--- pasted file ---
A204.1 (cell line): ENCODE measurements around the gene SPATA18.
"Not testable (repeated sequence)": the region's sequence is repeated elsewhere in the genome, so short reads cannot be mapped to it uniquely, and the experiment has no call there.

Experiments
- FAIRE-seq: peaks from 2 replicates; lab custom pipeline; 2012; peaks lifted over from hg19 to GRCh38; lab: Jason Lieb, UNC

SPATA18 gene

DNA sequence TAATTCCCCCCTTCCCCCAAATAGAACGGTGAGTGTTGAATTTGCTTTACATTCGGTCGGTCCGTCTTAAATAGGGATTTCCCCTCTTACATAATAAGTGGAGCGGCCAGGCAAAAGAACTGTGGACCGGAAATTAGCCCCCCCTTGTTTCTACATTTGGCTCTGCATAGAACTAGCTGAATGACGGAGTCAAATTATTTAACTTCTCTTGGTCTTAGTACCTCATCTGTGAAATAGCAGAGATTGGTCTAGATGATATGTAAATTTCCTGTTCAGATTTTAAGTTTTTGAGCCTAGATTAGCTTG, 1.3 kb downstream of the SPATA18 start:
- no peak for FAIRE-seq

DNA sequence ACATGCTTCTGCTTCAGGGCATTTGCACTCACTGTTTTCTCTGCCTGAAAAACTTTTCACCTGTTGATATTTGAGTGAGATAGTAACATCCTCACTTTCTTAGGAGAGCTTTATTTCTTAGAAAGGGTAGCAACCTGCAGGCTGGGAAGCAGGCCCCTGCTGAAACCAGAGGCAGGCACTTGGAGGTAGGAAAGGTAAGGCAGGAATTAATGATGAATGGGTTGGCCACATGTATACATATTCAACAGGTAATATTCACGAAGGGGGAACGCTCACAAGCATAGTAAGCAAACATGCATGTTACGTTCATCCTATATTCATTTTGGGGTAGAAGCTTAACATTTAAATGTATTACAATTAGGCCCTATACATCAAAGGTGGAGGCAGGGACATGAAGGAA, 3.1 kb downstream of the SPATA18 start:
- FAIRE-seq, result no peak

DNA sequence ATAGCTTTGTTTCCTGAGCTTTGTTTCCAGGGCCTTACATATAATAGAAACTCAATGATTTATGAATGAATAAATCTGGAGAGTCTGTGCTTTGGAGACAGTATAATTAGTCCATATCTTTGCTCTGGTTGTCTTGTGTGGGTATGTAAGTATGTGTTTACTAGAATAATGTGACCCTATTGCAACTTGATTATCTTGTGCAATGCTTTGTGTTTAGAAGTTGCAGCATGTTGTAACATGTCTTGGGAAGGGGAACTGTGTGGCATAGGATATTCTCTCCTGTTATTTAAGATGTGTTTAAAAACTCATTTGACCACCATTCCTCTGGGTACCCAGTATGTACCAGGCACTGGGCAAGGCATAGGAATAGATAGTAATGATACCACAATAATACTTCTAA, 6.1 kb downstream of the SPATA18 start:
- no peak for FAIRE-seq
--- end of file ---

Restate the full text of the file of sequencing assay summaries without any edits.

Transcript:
A204.1 (cell line): ENCODE measurements around the gene SPATA18.
"Not testable (repeated sequence)": the region's sequence is repeated elsewhere in the genome, so short reads cannot be mapped to it uniquely, and the experiment has no call there.

Experiments
- FAIRE-seq: peaks from 2 replicates; lab custom pipeline; 2012; peaks lifted over from hg19 to GRCh38; lab: Jason Lieb, UNC

SPATA18 gene

DNA sequence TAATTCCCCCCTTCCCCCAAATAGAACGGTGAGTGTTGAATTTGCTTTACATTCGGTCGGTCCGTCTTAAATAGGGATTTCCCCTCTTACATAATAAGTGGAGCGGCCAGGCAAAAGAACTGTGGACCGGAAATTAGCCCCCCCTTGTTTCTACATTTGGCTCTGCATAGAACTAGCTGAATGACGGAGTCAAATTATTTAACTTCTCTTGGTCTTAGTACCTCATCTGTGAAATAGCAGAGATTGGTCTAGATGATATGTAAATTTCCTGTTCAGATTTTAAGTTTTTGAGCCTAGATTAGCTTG, 1.3 kb downstream of the SPATA18 start:
- no peak for FAIRE-seq

DNA sequence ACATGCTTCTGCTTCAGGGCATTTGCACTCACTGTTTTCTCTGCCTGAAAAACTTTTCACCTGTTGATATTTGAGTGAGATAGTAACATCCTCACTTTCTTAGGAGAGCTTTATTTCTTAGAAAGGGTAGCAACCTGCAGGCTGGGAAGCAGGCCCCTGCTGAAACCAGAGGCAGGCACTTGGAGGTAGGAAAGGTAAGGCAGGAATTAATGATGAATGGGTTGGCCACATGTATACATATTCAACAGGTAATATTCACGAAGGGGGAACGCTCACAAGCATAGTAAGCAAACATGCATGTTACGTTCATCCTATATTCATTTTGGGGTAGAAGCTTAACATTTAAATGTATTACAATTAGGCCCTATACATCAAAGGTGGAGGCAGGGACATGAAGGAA, 3.1 kb downstream of the SPATA18 start:
- FAIRE-seq, result no peak

DNA sequence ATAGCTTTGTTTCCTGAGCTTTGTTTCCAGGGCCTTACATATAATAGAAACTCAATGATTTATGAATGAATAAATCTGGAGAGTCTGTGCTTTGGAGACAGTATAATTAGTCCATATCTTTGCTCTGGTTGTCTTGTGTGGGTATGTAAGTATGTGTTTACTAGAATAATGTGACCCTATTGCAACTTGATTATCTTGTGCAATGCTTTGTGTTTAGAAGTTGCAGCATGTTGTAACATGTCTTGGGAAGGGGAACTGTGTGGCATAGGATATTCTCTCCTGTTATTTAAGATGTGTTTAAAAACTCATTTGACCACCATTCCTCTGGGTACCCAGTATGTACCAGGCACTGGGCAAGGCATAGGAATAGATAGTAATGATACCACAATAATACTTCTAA, 6.1 kb downstream of the SPATA18 start:
- no peak for FAIRE-seq